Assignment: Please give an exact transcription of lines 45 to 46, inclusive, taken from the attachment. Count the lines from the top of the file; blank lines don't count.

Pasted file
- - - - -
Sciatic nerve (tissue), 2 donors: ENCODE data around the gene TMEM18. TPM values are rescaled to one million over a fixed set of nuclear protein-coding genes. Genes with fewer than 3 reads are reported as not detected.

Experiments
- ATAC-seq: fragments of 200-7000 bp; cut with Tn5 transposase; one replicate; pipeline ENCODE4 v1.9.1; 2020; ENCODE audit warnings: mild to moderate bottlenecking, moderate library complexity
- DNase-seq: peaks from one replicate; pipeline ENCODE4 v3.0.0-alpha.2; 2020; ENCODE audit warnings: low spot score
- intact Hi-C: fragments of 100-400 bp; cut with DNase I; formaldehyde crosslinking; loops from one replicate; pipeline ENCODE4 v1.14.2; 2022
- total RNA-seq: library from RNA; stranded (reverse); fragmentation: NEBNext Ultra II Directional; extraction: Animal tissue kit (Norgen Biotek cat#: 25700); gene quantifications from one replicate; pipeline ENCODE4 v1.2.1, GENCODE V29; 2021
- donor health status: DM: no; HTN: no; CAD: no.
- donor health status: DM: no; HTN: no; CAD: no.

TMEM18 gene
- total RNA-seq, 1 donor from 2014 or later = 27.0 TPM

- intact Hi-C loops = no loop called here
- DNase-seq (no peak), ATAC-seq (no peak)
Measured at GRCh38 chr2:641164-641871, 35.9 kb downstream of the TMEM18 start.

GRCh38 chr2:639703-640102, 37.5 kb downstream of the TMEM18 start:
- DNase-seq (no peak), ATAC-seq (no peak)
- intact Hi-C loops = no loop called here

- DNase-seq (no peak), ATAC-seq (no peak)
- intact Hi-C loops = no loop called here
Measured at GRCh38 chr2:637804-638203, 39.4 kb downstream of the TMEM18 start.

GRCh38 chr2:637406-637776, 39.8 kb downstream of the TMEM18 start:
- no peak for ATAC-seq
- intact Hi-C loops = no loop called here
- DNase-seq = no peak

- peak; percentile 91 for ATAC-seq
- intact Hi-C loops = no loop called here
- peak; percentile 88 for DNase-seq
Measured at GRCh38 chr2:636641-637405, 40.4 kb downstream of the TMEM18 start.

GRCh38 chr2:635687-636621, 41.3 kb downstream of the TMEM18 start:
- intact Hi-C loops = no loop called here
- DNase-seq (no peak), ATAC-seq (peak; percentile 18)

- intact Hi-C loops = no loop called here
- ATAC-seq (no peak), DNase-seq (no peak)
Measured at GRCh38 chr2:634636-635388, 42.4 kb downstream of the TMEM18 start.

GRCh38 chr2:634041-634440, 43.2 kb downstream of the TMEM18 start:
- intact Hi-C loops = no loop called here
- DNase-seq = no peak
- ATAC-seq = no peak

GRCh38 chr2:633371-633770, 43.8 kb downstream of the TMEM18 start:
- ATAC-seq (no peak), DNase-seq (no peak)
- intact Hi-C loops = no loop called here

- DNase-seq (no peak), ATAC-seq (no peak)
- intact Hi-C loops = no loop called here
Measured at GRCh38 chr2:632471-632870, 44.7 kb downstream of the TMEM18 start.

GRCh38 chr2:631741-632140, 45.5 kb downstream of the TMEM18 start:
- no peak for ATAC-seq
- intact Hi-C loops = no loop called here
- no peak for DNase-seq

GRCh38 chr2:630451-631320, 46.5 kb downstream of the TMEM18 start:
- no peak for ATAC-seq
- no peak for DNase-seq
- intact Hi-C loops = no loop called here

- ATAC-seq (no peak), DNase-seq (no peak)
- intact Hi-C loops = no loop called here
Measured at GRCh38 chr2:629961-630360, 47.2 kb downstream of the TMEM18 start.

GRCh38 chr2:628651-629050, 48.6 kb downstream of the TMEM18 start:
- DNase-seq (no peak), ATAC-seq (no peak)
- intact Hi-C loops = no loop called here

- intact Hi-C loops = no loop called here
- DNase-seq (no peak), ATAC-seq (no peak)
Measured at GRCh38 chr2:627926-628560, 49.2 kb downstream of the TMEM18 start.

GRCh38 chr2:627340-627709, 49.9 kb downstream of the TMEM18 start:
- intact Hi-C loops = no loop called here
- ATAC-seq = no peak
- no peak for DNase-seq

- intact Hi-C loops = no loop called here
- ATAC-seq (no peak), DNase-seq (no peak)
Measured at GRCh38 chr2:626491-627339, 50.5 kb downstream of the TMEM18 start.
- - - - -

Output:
- no peak for ATAC-seq
- intact Hi-C loops = no loop called here